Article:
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Tuesday, August 9, 2022

NoViolet Bulawayo Allegorizes the Aftermath of Robert Mugabe

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By NoViolet Bulawayo

Early on in NoViolet Bulawayo’s manifoldly clever new novel, “Glory,” she completely removes the vocabulary of “people” from the story and the language of its characters, who are all animals. The book is set in Jidada, a fictional African country that can be understood as a sort of fantasia of Zimbabwe in the period between the 2017 military overthrow of its president, Robert Mugabe, and his death two years later. It is a brilliant, 400-page postcolonial fable charting the downfall of one tyrant — whose counterpart here is an elderly horse — and the rise of a new one.

The other inhabitants of Jidada are pigs and cows, goats and sheep, cats and dogs, chickens and the odd peacock. There is a very large and symbol-laden crocodile who recalls the real-life nicknames given to Mugabe’s human replacement, Emmerson Mnangagwa, and also to the South African prime minister P. W. Botha, a supporter of apartheid. There are no men or women in “Glory”; there is no personhood at all, only “mals” and “femals.” Things that are kept private are “persomal” matters. Quadrupedal animals switch freely between moving on four legs and two, and when they opt for the latter it is termed “hinding.” This is an allegory that operates entirely on its own terms, with its own ingenious lexicon. By taking humans out of the equation, Bulawayo eliminates the hierarchies that their presence would impose. She has succeeded in creating the anti-“Babar.”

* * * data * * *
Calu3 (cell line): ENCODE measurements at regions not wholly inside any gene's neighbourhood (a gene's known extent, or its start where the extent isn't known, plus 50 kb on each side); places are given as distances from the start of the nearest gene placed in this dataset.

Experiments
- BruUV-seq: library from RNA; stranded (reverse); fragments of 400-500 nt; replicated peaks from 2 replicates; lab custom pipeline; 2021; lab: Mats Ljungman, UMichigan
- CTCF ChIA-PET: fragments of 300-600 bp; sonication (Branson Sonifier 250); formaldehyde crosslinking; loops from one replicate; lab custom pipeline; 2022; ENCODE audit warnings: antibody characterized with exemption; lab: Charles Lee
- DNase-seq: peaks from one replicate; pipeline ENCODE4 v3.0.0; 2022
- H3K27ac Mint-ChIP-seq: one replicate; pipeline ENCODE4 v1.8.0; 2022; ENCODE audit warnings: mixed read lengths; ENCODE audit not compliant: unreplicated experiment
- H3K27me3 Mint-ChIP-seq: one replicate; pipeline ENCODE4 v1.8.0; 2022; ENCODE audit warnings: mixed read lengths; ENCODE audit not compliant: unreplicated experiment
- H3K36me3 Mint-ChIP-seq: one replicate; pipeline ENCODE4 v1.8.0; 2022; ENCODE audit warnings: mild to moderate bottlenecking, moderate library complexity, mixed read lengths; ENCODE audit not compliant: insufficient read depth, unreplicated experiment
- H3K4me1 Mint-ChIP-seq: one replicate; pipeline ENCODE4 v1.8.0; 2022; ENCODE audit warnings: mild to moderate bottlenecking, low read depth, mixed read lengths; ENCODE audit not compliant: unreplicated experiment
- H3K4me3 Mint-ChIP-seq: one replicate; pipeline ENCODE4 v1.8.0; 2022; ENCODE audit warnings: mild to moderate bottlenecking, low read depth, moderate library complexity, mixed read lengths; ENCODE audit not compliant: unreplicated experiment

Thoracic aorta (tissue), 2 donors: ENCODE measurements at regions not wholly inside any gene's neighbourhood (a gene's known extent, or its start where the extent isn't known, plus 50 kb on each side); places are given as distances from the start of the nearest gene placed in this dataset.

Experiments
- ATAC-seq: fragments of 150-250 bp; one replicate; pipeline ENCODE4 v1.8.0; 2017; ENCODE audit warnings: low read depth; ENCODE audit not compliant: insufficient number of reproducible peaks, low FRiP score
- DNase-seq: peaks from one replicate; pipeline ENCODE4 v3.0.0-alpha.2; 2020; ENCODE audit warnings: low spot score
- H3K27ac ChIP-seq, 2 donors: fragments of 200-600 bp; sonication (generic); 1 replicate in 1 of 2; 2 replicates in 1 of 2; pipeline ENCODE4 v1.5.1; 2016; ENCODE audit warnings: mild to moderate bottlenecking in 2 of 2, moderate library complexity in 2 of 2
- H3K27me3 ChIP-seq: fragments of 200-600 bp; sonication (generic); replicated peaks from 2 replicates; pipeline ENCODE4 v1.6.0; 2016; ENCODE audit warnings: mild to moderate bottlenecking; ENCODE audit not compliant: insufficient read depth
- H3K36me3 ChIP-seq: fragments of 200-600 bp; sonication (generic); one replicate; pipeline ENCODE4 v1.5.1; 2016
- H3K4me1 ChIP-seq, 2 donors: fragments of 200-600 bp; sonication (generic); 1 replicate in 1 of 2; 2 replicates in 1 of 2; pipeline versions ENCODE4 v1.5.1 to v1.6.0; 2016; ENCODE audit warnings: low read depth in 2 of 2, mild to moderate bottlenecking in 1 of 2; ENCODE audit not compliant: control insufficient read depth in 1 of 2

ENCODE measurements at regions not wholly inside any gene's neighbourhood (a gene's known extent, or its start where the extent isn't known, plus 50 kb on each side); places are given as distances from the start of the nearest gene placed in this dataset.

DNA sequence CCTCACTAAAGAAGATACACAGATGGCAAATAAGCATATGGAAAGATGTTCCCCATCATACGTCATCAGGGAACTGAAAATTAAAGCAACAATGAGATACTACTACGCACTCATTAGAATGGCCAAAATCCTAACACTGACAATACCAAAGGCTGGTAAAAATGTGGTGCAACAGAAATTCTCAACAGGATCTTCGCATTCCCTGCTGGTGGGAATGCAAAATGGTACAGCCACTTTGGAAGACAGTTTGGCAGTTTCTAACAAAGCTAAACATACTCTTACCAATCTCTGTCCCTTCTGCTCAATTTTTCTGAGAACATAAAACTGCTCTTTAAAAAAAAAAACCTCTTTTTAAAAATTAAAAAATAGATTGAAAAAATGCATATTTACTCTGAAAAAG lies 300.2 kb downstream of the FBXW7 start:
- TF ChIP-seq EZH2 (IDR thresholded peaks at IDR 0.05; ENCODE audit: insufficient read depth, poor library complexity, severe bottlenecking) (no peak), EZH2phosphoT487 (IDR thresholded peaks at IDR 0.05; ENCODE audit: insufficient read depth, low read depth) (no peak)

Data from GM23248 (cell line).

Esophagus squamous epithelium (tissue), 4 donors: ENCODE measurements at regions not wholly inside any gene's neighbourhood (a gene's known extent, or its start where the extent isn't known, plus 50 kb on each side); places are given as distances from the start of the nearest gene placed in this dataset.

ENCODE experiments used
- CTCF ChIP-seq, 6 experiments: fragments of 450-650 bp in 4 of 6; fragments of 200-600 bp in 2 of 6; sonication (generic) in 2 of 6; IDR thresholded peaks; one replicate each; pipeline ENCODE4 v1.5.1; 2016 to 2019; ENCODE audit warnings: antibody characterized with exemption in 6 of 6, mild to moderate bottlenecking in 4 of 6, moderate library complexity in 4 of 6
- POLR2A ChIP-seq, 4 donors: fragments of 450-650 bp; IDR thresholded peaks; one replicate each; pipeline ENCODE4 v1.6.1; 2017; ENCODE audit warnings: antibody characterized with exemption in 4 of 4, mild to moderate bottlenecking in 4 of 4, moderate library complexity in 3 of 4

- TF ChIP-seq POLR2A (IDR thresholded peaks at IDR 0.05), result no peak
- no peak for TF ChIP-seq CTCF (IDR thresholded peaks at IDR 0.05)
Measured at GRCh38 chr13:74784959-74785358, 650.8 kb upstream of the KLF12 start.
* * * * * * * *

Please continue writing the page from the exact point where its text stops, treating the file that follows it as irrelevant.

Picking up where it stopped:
And while there are certainly parallels between the creatures of Jidada and Orwell’s chronicles of Snowball, Napoleon, Boxer and company, in the very first chapter “Glory” cautions against interpreting the book solely through comparisons to “Animal Farm.” During a speech delivered to the crowd gathered for Independence Day celebrations, Dr. Sweet Mother, a donkey in Gucci heels and the equine equivalent of the ousted leader’s wife, Grace Mugabe, announces:

“I’m standing here to address this nonsense right here right now, with Jidada itself and this sun over there as my witnesses, and I’m saying: This is not an animal farm but Jidada with a -da and another -da! So my advice to you is, Stop it, and Stop it right now!”

Though part of a litany aimed at Tuvy, her political rival, Dr. Sweet Mother’s words are too explicit not to be a warning for the reader. Here and again, when Dr. Sweet Mother gleefully watches the YouTube video of her own speech, we hear it straight from the donkey’s mouth: This is not “Animal Farm.” Not its remix, nor its translation. “Glory” is its own vivid world, drawn from its own folklore.

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